Changing Planet

The War on Tusks

By Tara D. Sonenshine

Tusks up–in some parts of the world that means good luck; a saying full of irony considering the unfortunate plight of elephants today. Depending on your culture, elephants also convey strength, power, wisdom and patience. Whether in India, Africa or other lands, they are important and meaningful—and today they are receiving the global attention they deserve.

This month President Obama issued an executive order targeting the illegal trafficking of elephant tusks (and those of rhino horns and other products) promising a $10 million effort and a national presidential task force to increase anti-poaching efforts.  Building on what former Secretary of State Hillary Clinton began in 2012 as a global crackdown on illicit trade of wildlife, the President vowed to rein in the growing black market for illegal animal products, which experts estimate has reached an annual business of 7-10 billion dollars.

The threat posed by this lucrative trade is not only environmental. It is a security and counterterrorism issue for the United States and many other countries. There is mounting evidence of links between wildlife crime syndicates and terror groups, with traffickers bankrolling rebels and their militias, conducting military-style assaults on elephants and terrorists funding their violent agenda through the burgeoning market for luxury goods, religious articles, carvings and medicines.

The White House action came as new scientific research opens major possibilities for determining the age of elephant tusks—a key part of the poaching puzzle.  Reported by the Proceedings of the National Academies of Science, the research on tracking the age of ivory uses atmospheric nuclear weapons testing residue from the 1950s and 1960s to connect the dots on the age of elephant tusks.  In what is akin to the DNA breakthrough on crime solving, this new research could help law enforcement and other agencies determine when the killing of an elephants occurred—a tool in citing violations of the 1989 ban on African elephant killing for tusks.  The mere fact that carbon footprints from radiation from nuclear testing can be linking to elephant footprints is an astonishing scientific leap that will also help in tracking the numbers of traffickers since estimates of poaching comes from examining elephant carcasses.

The world is waking up to the plain fact that we are losing elephants fast.  National Geographic’s  2012 cover story on “Blood Ivory” detailed a decade of poaching that hit a high in 2011, having the greatest impact in the central Africa region.  According to experts at Columbia University, we have only 400,000 elephants left in the wild.  30,000 elephants are killed each year. A public education awareness campaign must be waged worldwide to target the demand side of the elephant equation. Consumers have to understand that ivory comes from a dead elephant’s tusk and that without an end to the purchase of these products, we simply cannot win the war on trafficking.  Media campaigns like those spearheaded by National Geographic, WildAid, the World Wildlife Federation and hundreds of other conservation groups are critical.  The involvement of Hollywood figures like Jackie Chan have helped the wildlife trafficking issue to gain traction as has the work of athletes like Yao Ming.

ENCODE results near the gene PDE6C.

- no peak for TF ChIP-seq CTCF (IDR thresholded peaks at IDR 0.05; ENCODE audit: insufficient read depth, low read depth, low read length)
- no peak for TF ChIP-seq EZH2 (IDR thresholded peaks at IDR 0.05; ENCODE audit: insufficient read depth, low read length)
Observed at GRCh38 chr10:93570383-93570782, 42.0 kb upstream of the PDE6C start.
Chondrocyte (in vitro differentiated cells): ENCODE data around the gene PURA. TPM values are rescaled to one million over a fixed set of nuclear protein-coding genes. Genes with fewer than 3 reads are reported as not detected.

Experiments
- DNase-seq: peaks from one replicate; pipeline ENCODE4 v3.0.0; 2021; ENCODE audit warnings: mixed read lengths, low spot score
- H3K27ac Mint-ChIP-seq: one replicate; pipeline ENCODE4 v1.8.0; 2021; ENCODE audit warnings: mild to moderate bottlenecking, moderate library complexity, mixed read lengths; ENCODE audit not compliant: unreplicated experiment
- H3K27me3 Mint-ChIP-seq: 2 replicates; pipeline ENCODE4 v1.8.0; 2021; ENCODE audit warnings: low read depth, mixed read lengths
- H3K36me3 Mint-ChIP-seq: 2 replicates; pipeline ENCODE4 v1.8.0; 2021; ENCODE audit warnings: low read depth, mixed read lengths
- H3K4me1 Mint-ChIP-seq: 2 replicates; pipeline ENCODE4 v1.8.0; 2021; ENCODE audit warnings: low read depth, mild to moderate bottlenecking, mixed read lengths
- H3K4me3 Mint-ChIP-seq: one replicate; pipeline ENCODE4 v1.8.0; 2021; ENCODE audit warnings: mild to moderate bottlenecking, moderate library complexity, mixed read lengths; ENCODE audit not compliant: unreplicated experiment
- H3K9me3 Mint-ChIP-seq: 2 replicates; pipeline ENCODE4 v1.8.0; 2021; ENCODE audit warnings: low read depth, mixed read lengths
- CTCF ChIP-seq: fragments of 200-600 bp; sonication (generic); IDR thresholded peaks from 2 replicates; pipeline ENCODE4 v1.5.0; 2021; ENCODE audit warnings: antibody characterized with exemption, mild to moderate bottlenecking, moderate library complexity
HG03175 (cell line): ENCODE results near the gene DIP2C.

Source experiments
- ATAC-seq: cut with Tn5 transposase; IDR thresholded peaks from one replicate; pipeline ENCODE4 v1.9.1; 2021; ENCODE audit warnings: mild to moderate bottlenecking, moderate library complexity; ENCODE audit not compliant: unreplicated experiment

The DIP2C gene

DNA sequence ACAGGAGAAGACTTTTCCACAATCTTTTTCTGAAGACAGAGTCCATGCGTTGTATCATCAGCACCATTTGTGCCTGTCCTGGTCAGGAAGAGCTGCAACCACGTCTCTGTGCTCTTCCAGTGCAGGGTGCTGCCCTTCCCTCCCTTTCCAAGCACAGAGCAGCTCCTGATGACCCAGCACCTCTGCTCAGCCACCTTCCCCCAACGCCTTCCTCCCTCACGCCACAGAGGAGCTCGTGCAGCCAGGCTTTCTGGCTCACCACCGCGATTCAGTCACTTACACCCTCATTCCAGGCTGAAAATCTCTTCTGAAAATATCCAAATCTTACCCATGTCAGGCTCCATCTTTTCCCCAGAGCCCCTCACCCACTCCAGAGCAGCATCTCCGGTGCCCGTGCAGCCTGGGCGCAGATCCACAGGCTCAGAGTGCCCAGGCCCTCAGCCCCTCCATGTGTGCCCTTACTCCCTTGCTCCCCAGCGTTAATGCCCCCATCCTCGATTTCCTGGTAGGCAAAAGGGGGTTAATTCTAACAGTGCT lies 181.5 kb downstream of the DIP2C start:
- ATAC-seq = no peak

In the end, this war will be won through changing hearts and minds—or in other words, public diplomacy.  We need education to reinforce the principle that killing animals is not cool and that the crime of poaching will lead to serious consequences.Whether it is good luck, wisdom or patience, elephants are vital to our planet and must stay front and center in the global mindset until their slaughter is stopped.

Tara D. Sonenshine is former Under Secretary of State for Public Diplomacy and helped lead the anti-poaching efforts at the State Department. 

Forty years in U.S., UK, and South African media gives David Braun global perspective and experience across multiple storytelling platforms. His coverage of science, nature, politics, and technology has been published/broadcast by the BBC, CNN, NPR, AP, UPI, National Geographic, TechWeb, De Telegraaf, Travel World, and Argus South African Newspapers. He has published two books and won several journalism awards. He has 120,000 followers on social media. David Braun edits the National Geographic Society blog, hosting a global discussion on issues resonating with the Society's mission and initiatives. He also directs the Society side of the Fulbright-National Geographic Digital Storytelling Fellowship, awarded to Americans seeking the opportunity to spend nine months abroad, engaging local communities and sharing stories from the field with a global audience. Follow David on Facebook  Twitter  LinkedIn
  • Dave Swallow